Shane McCoubrey is a British artist whose abstract paintings and landscapes stem from his lifelong fascination with nature and the wonders concealed beneath the Earth’s surface. He shared with Fine Art Shippers his childhood memories, his experiences working in fashion, and his methods for restoring antique furniture.
Artist Talk: Shane McCoubrey on the Geology of Painting
I know you grew up close to nature. How did your childhood experiences shape your artistic preferences?
Shane McCoubrey: When I was a child, I often found myself alone; there were no friends to come home to after school. In that solitude, I crafted my own world. I was always deeply connected to the nature around me — water and land, the approaching storms, and the ever-changing weather. I was particularly drawn to the stones. Nearby, there was a chalk mine. Every morning at 6 a.m., a siren would sound to warn of the impending blast. This routine got me thinking about minerals and their purpose. I was outside almost all the time, a habit that persists to this day. I can’t paint indoors.
Before turning to fine art, you worked in fashion for a number of years. Please tell us about that part of your career.
From a young age, I had a passion for drawing and painting. Around the age of 10, I knew I wanted to work in design and fashion. No one influenced this decision, it was my deep desire. When I first saw Vogue, I was certain I’d not only work in that industry but also rise to the top, even though I was hopeless at drawing figures at the time. But I was determined to master the necessary skills. I went to the Royal College to study Fashion and Textiles. As a student, I had a part-time job at Harrods and Harvey Nichols, where I designed all the front windows.
After graduation in 1993, the new owner of Harvey Nichols, Dickson Poon, employed me to go to Hong Kong to create a collection of HN Private Label stores in Hong Kong and China. So I jumped straight into the luxury industry. I later worked for big names like Tom Ford at Gucci, Samsonite and Ferrari in Italy, and LVMH Group in San Fransisco designing men’s clothing, leather accessories, and Home Collections of luxurious pieces for VIPs and our worldwide stores. These jobs were great in terms of experience and money, but due to high pressure, I burned out in fifteen years.
In 1994, when I was with the Louis Vuitton Group in San Francisco, I started painting and even selling some of my works. I often visited The San Francisco Museum of Modern Art and was significantly influenced by the artist Clyfford Still and his modernist take on landscapes, especially the Grand Canyon. It inspired me to create my own mixed-media paintings, where I blended landscapes of Ireland with abstractions.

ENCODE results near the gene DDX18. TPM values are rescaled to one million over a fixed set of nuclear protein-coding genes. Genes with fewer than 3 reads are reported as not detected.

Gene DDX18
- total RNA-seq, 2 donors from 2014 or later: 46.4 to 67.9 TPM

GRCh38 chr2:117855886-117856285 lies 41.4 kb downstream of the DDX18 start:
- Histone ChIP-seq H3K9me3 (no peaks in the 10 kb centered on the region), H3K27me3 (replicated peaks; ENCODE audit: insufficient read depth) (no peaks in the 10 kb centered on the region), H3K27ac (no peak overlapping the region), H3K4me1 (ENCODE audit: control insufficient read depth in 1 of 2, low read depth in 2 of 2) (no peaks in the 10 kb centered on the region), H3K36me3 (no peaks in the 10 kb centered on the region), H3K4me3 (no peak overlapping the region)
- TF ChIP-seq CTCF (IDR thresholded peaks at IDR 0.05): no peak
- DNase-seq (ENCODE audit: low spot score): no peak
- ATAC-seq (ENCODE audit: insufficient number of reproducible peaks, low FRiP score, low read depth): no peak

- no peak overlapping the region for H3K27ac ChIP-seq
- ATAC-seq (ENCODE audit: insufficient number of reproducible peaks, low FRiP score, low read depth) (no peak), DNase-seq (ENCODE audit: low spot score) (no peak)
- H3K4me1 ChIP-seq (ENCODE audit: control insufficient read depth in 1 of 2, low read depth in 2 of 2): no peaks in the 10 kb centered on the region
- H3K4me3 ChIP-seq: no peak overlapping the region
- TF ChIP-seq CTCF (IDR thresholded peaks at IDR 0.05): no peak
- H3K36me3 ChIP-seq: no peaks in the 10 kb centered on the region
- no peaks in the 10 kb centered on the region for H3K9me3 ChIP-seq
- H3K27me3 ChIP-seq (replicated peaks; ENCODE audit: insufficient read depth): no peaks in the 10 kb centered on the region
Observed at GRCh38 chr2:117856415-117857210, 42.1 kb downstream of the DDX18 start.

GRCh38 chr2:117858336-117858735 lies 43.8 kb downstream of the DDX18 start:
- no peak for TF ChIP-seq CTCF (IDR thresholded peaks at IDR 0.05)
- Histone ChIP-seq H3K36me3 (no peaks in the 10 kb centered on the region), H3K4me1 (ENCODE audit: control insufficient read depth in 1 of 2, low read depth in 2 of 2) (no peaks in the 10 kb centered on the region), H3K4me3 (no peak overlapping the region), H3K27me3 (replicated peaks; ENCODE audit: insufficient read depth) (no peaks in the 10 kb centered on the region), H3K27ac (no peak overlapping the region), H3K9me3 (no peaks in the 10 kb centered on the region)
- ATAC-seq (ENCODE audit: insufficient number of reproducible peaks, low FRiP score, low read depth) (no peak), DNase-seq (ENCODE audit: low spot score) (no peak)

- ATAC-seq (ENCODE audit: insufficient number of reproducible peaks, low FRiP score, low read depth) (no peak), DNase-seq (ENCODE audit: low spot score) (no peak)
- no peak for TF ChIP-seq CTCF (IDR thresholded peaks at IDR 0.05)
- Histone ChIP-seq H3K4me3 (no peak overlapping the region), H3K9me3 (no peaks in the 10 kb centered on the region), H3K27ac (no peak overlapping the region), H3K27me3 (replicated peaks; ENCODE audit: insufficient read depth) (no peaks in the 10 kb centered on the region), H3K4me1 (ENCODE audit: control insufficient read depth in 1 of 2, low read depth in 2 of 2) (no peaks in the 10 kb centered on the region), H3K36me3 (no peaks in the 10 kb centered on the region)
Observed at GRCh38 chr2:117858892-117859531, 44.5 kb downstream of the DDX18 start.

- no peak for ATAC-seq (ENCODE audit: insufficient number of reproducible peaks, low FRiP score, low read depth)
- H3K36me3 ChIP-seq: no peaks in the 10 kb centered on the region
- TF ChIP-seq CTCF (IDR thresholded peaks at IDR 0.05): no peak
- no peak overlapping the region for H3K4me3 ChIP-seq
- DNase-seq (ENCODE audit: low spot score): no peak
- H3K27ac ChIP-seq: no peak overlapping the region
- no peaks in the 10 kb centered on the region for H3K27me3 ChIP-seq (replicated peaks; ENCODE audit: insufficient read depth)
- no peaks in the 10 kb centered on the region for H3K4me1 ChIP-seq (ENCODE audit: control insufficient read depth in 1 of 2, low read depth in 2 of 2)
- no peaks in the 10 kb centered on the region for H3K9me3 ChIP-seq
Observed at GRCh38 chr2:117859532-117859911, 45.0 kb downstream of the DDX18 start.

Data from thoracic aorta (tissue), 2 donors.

When and how did you actually quit the fashion world and dedicate yourself to art?
After leaving a high-profile position at Gucci in 2002, I found myself working at the Tate Modern’s bookshop. Later, I moved to Margate in Kent and began renovating my new home. I reached out to the Channel 4 reality show “Location, Location, Location”, which led to them featuring me and documenting the renovation process. Remarkably, after seeing me on the show, Wyecliffe Galleries took an interest in the art from my London flat and approached me with an offer to be my global agent. They represented me for fifteen years.
This is an amazing story! Can you tell me more about your technique and the materials you use?
I draw inspiration from the natural world around me, using materials directly from the land: mineral pigments, sand, as well as chalk from my local beach—I’m fortunate enough to live by the coast. I often layer my paintings with plaster to give them texture, allowing viewers to feel the landscape’s contours. Having spent time in Asia, I understand the appeal of shiny elements and love to incorporate gold, platinum, and crushed quartz. At the end of the day, all this goes back to my childhood fascination with geology, with what is hidden beneath the earth’s surface. At the same time, I use recycled materials, especially resin, which makes the texture more pronounced and tactile.
Alongside painting, you also restore vintage furniture and do upholstery. Can you tell us more about this side of your work?
In England, especially in Margate where I live, there’s plenty of neglected old furniture. When I first moved here, the town was in decline, but I was drawn to its melancholic charm. I often find amazing old chairs discarded or cheaply sold, but I can see their beauty, they just need a slight renovation. So I travel to France, where I buy luxury fabrics, which are quite reasonably priced. I then reupholster the chairs with the fabrics I’ve discovered, giving them both comfort and a modern touch.
This approach is especially relevant today. With the mountains of waste we humans produce, the Earth is struggling to breathe and function properly.
That’s true. That’s why I’m so fascinated with minerals—to me, they are the embodiments of the times when the Earth was pure and untouched by humans. This message is always present in my art, and I can see that it does resonate with people.
Interview by Inna Logunova
Photo courtesy of Shane McCoubrey